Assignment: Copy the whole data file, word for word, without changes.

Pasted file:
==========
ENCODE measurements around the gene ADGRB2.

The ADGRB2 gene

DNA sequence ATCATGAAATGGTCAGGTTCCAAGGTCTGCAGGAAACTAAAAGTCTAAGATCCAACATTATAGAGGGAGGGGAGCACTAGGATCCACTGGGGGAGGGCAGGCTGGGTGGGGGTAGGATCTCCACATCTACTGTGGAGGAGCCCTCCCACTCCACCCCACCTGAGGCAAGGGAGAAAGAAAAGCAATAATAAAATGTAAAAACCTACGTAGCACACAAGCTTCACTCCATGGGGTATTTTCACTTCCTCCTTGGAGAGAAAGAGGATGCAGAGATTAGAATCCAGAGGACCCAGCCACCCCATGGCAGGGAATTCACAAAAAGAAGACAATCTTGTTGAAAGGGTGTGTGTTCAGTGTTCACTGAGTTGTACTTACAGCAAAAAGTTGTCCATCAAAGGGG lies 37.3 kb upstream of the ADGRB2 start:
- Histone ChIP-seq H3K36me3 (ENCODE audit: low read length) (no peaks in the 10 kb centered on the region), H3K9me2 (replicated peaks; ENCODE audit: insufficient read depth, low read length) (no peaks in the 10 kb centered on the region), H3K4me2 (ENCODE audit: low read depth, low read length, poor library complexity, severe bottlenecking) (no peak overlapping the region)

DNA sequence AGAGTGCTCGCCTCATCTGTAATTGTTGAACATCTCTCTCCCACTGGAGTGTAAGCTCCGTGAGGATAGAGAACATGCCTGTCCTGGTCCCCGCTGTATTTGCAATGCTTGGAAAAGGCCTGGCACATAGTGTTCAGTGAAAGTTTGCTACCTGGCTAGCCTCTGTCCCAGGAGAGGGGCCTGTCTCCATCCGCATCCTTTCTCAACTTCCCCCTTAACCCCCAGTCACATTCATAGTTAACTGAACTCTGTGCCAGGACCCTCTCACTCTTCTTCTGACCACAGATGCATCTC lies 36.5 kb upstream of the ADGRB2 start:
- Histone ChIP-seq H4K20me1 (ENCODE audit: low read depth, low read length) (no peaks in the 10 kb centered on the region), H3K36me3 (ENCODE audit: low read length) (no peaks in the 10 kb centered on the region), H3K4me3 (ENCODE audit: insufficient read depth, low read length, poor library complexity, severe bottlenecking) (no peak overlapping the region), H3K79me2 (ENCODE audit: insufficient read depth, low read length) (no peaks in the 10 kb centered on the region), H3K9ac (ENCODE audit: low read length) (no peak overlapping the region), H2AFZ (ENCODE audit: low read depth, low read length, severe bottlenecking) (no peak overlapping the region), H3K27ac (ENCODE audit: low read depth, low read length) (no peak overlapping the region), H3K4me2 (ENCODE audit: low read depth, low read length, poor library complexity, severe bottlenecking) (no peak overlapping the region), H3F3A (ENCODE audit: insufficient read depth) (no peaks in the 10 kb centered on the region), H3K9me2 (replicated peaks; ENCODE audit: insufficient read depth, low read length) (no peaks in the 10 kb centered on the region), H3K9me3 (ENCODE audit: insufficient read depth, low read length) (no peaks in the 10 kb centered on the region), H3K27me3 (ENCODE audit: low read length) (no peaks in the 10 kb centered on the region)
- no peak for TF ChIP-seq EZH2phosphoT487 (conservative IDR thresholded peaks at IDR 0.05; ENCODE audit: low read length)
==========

ENCODE measurements around the gene ADGRB2.

The ADGRB2 gene

DNA sequence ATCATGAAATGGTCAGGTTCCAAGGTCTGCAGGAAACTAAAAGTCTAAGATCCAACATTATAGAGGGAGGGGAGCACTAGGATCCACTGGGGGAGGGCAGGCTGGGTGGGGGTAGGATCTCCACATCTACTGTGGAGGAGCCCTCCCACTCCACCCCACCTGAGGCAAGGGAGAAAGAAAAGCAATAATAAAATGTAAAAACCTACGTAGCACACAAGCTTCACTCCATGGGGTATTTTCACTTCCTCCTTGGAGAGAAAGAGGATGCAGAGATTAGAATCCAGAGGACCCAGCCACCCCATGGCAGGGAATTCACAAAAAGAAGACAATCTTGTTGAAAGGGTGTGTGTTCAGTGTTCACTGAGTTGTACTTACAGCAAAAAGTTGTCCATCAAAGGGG lies 37.3 kb upstream of the ADGRB2 start:
- Histone ChIP-seq H3K36me3 (ENCODE audit: low read length) (no peaks in the 10 kb centered on the region), H3K9me2 (replicated peaks; ENCODE audit: insufficient read depth, low read length) (no peaks in the 10 kb centered on the region), H3K4me2 (ENCODE audit: low read depth, low read length, poor library complexity, severe bottlenecking) (no peak overlapping the region)

DNA sequence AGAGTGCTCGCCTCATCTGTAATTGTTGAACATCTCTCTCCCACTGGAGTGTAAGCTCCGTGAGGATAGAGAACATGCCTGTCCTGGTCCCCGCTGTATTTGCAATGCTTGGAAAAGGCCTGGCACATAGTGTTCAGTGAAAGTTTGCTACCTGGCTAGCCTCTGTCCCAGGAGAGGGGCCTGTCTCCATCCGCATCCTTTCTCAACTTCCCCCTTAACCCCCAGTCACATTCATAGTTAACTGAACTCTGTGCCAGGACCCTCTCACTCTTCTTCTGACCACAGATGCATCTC lies 36.5 kb upstream of the ADGRB2 start:
- Histone ChIP-seq H4K20me1 (ENCODE audit: low read depth, low read length) (no peaks in the 10 kb centered on the region), H3K36me3 (ENCODE audit: low read length) (no peaks in the 10 kb centered on the region), H3K4me3 (ENCODE audit: insufficient read depth, low read length, poor library complexity, severe bottlenecking) (no peak overlapping the region), H3K79me2 (ENCODE audit: insufficient read depth, low read length) (no peaks in the 10 kb centered on the region), H3K9ac (ENCODE audit: low read length) (no peak overlapping the region), H2AFZ (ENCODE audit: low read depth, low read length, severe bottlenecking) (no peak overlapping the region), H3K27ac (ENCODE audit: low read depth, low read length) (no peak overlapping the region), H3K4me2 (ENCODE audit: low read depth, low read length, poor library complexity, severe bottlenecking) (no peak overlapping the region), H3F3A (ENCODE audit: insufficient read depth) (no peaks in the 10 kb centered on the region), H3K9me2 (replicated peaks; ENCODE audit: insufficient read depth, low read length) (no peaks in the 10 kb centered on the region), H3K9me3 (ENCODE audit: insufficient read depth, low read length) (no peaks in the 10 kb centered on the region), H3K27me3 (ENCODE audit: low read length) (no peaks in the 10 kb centered on the region)
- no peak for TF ChIP-seq EZH2phosphoT487 (conservative IDR thresholded peaks at IDR 0.05; ENCODE audit: low read length)